N R Narayana Murthy panel pitches for friendly tax regime for venture capitals, private equities

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New Delhi | Updated: Jan 20, 2016 9:39 PM

Pitching for significant changes in norms governing venture capital and private equity funds, a Sebi panel has recommended favourable tax regime and steps to bring in long-term funds from domestic and overseas investors.

Narayan Murthy InfosysThe suggestions of the committee, chaired by Infosys founder N R Narayana Murthy, come at a time when the government is pursuing its ambitious ‘Start-up India’ initiative to bolster entrepreneurship and create more jobs.  (PTI)

Pitching for significant changes in norms governing venture capital and private equity funds, a Sebi panel has recommended favourable tax regime and steps to bring in long-term funds from domestic and overseas investors.

The suggestions of the committee, chaired by Infosys founder N R Narayana Murthy, come at a time when the government is pursuing its ambitious ‘Start-up India’ initiative to bolster entrepreneurship and create more jobs.

Apart from calling for favourable taxation framework and ways to unlock domestic capital pools, the panel has also recommended promoting onshore fund management and reforming the current Alternative Investment Fund (AIF) regime.

A key proposal is for introduction of Securities Transaction Tax (STT) for private equity and venture capital investments.

Venture capital funds and private equity funds with fund managers domiciled in India, that have been registered with Sebi post 2012, have been classified as AIFs.

According to the committee, an appropriate rate of STT could be introduced “on all distributions of AIFs, investment, short-term gains and other income and eliminate any withholding of tax. After STT, income from AIFs should be tax free to investors”.

Recommendations by the committee can be a ‘game changer’ for attracting investments into the AIFs, Girish Vanvari, Partner and National Head of Tax at KPMG in India said.

To ensure that investors do not pay more tax than they would, had they made the investments directly themselves, the panel has suggested for making tax ‘pass-through’ work effectively.

The exempt income of AIFs should not suffer tax withholding of 10 per cent. Investment gains of AIFs should be deemed to be ‘capital gains’ in nature.

To ensure that there are not too much hassles in attracting overseas funds, it has said the government should clarify the rules for investment by non-resident Indians (NRIs) in AIFs on a non-repatriation basis. Clearing the ambiguity in this regard would help NRIs invest in AIFs using funds in their rupee accounts, among others.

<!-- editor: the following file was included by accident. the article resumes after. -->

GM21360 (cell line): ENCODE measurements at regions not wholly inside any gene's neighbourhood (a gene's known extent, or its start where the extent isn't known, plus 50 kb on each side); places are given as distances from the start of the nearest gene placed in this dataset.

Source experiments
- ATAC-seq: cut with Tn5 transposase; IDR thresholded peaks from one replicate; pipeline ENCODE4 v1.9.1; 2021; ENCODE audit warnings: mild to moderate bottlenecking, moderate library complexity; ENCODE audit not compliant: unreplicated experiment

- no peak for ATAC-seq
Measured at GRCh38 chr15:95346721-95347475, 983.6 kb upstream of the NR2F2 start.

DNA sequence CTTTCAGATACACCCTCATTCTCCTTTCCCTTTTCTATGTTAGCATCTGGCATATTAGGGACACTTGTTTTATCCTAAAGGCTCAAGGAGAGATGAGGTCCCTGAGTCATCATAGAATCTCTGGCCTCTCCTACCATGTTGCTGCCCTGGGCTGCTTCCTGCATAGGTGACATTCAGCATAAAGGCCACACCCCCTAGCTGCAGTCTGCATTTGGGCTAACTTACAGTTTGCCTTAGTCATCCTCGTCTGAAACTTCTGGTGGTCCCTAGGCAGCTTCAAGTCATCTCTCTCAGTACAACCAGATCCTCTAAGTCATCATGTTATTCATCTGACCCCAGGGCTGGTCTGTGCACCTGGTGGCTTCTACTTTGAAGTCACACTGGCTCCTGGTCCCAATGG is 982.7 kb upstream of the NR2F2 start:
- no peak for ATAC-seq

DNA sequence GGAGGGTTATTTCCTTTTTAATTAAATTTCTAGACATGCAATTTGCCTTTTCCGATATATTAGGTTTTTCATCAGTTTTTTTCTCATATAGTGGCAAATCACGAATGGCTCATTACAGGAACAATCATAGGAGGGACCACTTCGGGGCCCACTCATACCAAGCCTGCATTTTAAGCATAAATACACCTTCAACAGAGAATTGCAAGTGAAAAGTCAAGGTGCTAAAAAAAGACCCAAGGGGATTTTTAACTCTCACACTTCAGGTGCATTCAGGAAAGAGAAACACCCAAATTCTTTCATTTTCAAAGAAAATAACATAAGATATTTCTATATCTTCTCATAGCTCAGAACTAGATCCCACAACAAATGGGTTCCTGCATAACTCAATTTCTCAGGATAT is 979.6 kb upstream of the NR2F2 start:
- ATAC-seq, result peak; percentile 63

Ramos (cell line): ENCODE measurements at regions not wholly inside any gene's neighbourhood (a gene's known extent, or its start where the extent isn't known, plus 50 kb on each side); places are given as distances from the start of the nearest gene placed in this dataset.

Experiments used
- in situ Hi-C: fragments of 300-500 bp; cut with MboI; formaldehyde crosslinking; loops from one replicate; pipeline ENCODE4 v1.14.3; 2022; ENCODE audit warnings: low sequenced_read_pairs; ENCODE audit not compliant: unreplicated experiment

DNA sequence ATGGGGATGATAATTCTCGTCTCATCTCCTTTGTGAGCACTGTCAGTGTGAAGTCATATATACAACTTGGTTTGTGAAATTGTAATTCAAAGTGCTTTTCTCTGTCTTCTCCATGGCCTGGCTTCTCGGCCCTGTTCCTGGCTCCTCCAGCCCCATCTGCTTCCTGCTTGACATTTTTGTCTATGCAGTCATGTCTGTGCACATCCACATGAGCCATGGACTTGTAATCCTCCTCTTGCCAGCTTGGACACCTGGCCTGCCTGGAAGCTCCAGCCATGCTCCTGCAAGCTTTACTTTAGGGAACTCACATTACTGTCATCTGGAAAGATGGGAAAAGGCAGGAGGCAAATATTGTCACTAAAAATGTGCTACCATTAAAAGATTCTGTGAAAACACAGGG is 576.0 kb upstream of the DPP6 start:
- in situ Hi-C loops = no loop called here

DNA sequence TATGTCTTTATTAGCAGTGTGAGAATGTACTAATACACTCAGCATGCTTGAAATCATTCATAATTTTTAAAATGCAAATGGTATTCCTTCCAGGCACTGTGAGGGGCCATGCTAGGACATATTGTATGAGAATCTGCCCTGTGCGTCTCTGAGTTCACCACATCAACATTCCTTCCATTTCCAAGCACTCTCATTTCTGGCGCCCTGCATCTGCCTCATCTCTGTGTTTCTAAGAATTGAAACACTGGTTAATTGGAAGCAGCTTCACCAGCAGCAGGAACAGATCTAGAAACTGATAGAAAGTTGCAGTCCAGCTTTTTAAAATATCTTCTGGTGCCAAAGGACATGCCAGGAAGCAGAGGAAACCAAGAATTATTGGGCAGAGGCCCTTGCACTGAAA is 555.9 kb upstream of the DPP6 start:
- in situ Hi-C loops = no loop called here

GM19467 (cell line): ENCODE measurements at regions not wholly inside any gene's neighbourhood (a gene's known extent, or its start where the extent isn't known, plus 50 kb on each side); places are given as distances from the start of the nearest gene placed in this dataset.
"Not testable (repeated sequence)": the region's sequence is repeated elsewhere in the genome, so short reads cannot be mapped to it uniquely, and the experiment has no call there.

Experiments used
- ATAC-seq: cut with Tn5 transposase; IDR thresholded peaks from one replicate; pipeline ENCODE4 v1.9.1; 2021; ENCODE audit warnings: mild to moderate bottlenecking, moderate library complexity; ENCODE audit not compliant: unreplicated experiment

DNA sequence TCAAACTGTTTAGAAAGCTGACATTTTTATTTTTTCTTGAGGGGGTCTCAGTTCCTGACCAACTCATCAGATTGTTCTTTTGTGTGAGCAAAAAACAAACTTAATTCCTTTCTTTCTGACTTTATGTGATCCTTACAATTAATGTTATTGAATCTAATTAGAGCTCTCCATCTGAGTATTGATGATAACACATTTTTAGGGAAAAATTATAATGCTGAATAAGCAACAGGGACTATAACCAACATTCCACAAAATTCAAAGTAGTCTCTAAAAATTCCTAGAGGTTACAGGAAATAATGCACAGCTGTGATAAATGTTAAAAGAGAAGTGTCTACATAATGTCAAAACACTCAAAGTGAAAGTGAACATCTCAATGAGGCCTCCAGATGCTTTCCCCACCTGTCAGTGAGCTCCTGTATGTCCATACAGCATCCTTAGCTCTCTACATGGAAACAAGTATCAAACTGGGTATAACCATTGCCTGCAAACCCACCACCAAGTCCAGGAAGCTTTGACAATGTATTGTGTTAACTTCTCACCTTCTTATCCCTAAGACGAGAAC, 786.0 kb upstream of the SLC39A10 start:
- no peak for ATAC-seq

“Once implemented, the recommendations will help attract significantly more capital from offshore and Indian investors into Indian private equity and venture capital,” the panel, which submitted its report to Sebi, said.

Sebi had constituted a 21-member standing committee ‘Alternative Investment Policy Advisory Committee’ in March 2015 with the mandate to prepare a new regulatory framework for start-ups and alternative investments.

Sanjay Nayar, chief executive officer of KKR India Advisors, Ajay Piramal Chairman, Piramal Group; Devinjit Singh MD, Carlyle Group; Arvind Mathur President, Indian Private Equity & Venture Capital Association, are among the members of the panel.

Between 2001 and 2015, venture capital and private equity funds worth over USD 103 billion flowed into Indian companies. The money was put in over 3,100 firms across 12 major sectors.

The capital markets regulator has sought comments from the public till February 10 on the report.

The committee has recommended wide-ranging reforms to help unlock diverse domestic sources of capital such as domestic pension funds, insurance companies and charitable endowments.

It has also susggested for making safe-harbour effective for managing funds from India. To attract foreign capital by having fund managers based in India, it is important that their operations in India are not treated as permanent establishments under Double Taxation Avoidance Agreements (DTAAs), the committee has suggested.

Currently most fund managers of offshore funds manage their investments from offshore locations rather than from India. This is a disadvantage to both them and India.

The panel said that proactive measures need to be taken to attract fund managers to India due to the beneficial impact on the Indian economy and the creation of a robust eco-system to boost entrepreneurship, job creation and GDP growth.

“In order to sustain the continued growth of the AIF industry, the path ahead requires reforms in the enabling regulatory framework for AIFs,” the panel noted.

According to Vanvari, tax suggestions with respect to making pass through effective without a 10 per cent leakage, non taxation of capital invested as deemed income, clarity on indirect transfers at fund level and safe harbor effectiveness for Indian management teams of AIFs is much needed.

“Further, other recommendations on taxability of income of AIF as capital gains as against business income will avoid unnecessary litigation and build in more certainty. The measures suggested to attract foreign capital into AIF is also laudable,” he added.

The suggestion on exemption from service tax on services for raising funds from overseas investors can also be a big boost, Vanvari said.

“All in all if properly executed, these recommendations will go a long way in strengthening AIFs in India thereby channelsing more capital into the development of the country,” Vanvari noted.

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